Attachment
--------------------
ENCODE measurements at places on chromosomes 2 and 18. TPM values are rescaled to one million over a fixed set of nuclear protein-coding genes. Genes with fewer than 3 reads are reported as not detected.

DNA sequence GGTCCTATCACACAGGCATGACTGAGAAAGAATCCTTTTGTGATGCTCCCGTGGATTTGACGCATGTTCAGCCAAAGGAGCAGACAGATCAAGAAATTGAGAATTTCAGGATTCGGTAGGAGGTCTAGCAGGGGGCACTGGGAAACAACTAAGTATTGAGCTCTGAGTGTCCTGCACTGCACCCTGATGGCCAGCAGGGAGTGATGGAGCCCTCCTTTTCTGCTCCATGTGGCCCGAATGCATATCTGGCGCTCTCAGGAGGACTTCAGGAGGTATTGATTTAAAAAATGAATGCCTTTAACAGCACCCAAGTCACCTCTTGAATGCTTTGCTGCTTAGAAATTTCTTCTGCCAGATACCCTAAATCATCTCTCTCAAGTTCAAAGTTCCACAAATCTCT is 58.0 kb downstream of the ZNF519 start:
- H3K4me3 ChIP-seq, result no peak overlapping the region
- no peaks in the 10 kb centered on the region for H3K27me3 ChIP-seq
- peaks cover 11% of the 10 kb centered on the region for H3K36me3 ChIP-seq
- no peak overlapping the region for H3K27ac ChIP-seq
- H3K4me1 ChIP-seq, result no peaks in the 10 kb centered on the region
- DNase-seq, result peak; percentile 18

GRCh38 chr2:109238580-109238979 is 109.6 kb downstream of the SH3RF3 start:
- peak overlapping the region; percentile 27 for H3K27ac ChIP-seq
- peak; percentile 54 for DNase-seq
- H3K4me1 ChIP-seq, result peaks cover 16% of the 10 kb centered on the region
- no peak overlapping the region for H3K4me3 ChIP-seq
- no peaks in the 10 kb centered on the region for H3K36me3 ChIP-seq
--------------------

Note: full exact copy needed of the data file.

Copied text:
ENCODE measurements at places on chromosomes 2 and 18. TPM values are rescaled to one million over a fixed set of nuclear protein-coding genes. Genes with fewer than 3 reads are reported as not detected.

DNA sequence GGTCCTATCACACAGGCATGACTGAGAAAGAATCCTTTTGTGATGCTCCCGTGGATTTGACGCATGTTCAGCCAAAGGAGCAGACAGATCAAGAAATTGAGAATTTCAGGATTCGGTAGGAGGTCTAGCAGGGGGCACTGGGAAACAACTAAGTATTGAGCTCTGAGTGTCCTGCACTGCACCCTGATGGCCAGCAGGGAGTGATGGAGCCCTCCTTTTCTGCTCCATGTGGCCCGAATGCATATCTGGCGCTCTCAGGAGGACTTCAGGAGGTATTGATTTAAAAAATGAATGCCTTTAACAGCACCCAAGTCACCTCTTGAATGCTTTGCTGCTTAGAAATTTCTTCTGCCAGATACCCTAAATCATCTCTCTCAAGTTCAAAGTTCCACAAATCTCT is 58.0 kb downstream of the ZNF519 start:
- H3K4me3 ChIP-seq, result no peak overlapping the region
- no peaks in the 10 kb centered on the region for H3K27me3 ChIP-seq
- peaks cover 11% of the 10 kb centered on the region for H3K36me3 ChIP-seq
- no peak overlapping the region for H3K27ac ChIP-seq
- H3K4me1 ChIP-seq, result no peaks in the 10 kb centered on the region
- DNase-seq, result peak; percentile 18

GRCh38 chr2:109238580-109238979 is 109.6 kb downstream of the SH3RF3 start:
- peak overlapping the region; percentile 27 for H3K27ac ChIP-seq
- peak; percentile 54 for DNase-seq
- H3K4me1 ChIP-seq, result peaks cover 16% of the 10 kb centered on the region
- no peak overlapping the region for H3K4me3 ChIP-seq
- no peaks in the 10 kb centered on the region for H3K36me3 ChIP-seq